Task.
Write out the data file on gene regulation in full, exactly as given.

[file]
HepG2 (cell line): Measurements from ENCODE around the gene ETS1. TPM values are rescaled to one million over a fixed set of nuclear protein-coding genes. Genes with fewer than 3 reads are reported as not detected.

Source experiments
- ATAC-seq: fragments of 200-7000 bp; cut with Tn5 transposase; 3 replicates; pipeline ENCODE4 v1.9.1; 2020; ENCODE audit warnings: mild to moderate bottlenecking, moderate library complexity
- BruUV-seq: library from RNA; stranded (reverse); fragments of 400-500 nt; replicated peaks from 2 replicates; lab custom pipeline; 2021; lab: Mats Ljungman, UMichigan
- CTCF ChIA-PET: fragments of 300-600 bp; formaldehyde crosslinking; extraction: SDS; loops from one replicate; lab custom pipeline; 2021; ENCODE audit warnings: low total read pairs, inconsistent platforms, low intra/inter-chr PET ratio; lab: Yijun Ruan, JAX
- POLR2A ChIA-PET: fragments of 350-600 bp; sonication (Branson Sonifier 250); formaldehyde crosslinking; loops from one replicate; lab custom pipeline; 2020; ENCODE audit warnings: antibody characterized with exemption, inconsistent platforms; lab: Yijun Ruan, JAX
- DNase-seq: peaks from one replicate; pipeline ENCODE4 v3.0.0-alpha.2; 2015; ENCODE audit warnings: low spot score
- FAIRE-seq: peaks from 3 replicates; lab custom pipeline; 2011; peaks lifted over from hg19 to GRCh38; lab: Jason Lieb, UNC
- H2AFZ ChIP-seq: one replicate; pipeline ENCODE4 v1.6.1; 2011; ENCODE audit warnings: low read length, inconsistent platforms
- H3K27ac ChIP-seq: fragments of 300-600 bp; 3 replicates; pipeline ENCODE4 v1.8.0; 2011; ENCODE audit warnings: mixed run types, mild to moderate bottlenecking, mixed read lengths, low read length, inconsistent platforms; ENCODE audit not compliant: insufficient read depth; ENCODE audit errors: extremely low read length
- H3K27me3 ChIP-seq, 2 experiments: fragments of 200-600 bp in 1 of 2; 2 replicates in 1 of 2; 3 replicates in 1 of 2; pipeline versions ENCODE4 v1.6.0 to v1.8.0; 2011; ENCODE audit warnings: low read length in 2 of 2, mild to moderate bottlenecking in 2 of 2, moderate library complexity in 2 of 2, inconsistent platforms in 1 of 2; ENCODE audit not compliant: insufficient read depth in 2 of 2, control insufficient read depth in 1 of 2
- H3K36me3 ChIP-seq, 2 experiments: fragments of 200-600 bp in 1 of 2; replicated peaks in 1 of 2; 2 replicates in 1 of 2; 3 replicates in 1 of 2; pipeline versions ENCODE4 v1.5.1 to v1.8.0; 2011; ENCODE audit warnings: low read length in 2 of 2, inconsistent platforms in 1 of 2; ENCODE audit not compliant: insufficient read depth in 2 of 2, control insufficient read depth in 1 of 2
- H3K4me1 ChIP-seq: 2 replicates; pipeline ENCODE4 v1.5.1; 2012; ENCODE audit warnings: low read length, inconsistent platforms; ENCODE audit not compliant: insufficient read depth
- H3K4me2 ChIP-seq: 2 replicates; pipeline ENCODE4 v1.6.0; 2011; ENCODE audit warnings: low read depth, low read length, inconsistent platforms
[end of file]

HepG2 (cell line): Measurements from ENCODE around the gene ETS1. TPM values are rescaled to one million over a fixed set of nuclear protein-coding genes. Genes with fewer than 3 reads are reported as not detected.

Source experiments
- ATAC-seq: fragments of 200-7000 bp; cut with Tn5 transposase; 3 replicates; pipeline ENCODE4 v1.9.1; 2020; ENCODE audit warnings: mild to moderate bottlenecking, moderate library complexity
- BruUV-seq: library from RNA; stranded (reverse); fragments of 400-500 nt; replicated peaks from 2 replicates; lab custom pipeline; 2021; lab: Mats Ljungman, UMichigan
- CTCF ChIA-PET: fragments of 300-600 bp; formaldehyde crosslinking; extraction: SDS; loops from one replicate; lab custom pipeline; 2021; ENCODE audit warnings: low total read pairs, inconsistent platforms, low intra/inter-chr PET ratio; lab: Yijun Ruan, JAX
- POLR2A ChIA-PET: fragments of 350-600 bp; sonication (Branson Sonifier 250); formaldehyde crosslinking; loops from one replicate; lab custom pipeline; 2020; ENCODE audit warnings: antibody characterized with exemption, inconsistent platforms; lab: Yijun Ruan, JAX
- DNase-seq: peaks from one replicate; pipeline ENCODE4 v3.0.0-alpha.2; 2015; ENCODE audit warnings: low spot score
- FAIRE-seq: peaks from 3 replicates; lab custom pipeline; 2011; peaks lifted over from hg19 to GRCh38; lab: Jason Lieb, UNC
- H2AFZ ChIP-seq: one replicate; pipeline ENCODE4 v1.6.1; 2011; ENCODE audit warnings: low read length, inconsistent platforms
- H3K27ac ChIP-seq: fragments of 300-600 bp; 3 replicates; pipeline ENCODE4 v1.8.0; 2011; ENCODE audit warnings: mixed run types, mild to moderate bottlenecking, mixed read lengths, low read length, inconsistent platforms; ENCODE audit not compliant: insufficient read depth; ENCODE audit errors: extremely low read length
- H3K27me3 ChIP-seq, 2 experiments: fragments of 200-600 bp in 1 of 2; 2 replicates in 1 of 2; 3 replicates in 1 of 2; pipeline versions ENCODE4 v1.6.0 to v1.8.0; 2011; ENCODE audit warnings: low read length in 2 of 2, mild to moderate bottlenecking in 2 of 2, moderate library complexity in 2 of 2, inconsistent platforms in 1 of 2; ENCODE audit not compliant: insufficient read depth in 2 of 2, control insufficient read depth in 1 of 2
- H3K36me3 ChIP-seq, 2 experiments: fragments of 200-600 bp in 1 of 2; replicated peaks in 1 of 2; 2 replicates in 1 of 2; 3 replicates in 1 of 2; pipeline versions ENCODE4 v1.5.1 to v1.8.0; 2011; ENCODE audit warnings: low read length in 2 of 2, inconsistent platforms in 1 of 2; ENCODE audit not compliant: insufficient read depth in 2 of 2, control insufficient read depth in 1 of 2
- H3K4me1 ChIP-seq: 2 replicates; pipeline ENCODE4 v1.5.1; 2012; ENCODE audit warnings: low read length, inconsistent platforms; ENCODE audit not compliant: insufficient read depth
- H3K4me2 ChIP-seq: 2 replicates; pipeline ENCODE4 v1.6.0; 2011; ENCODE audit warnings: low read depth, low read length, inconsistent platforms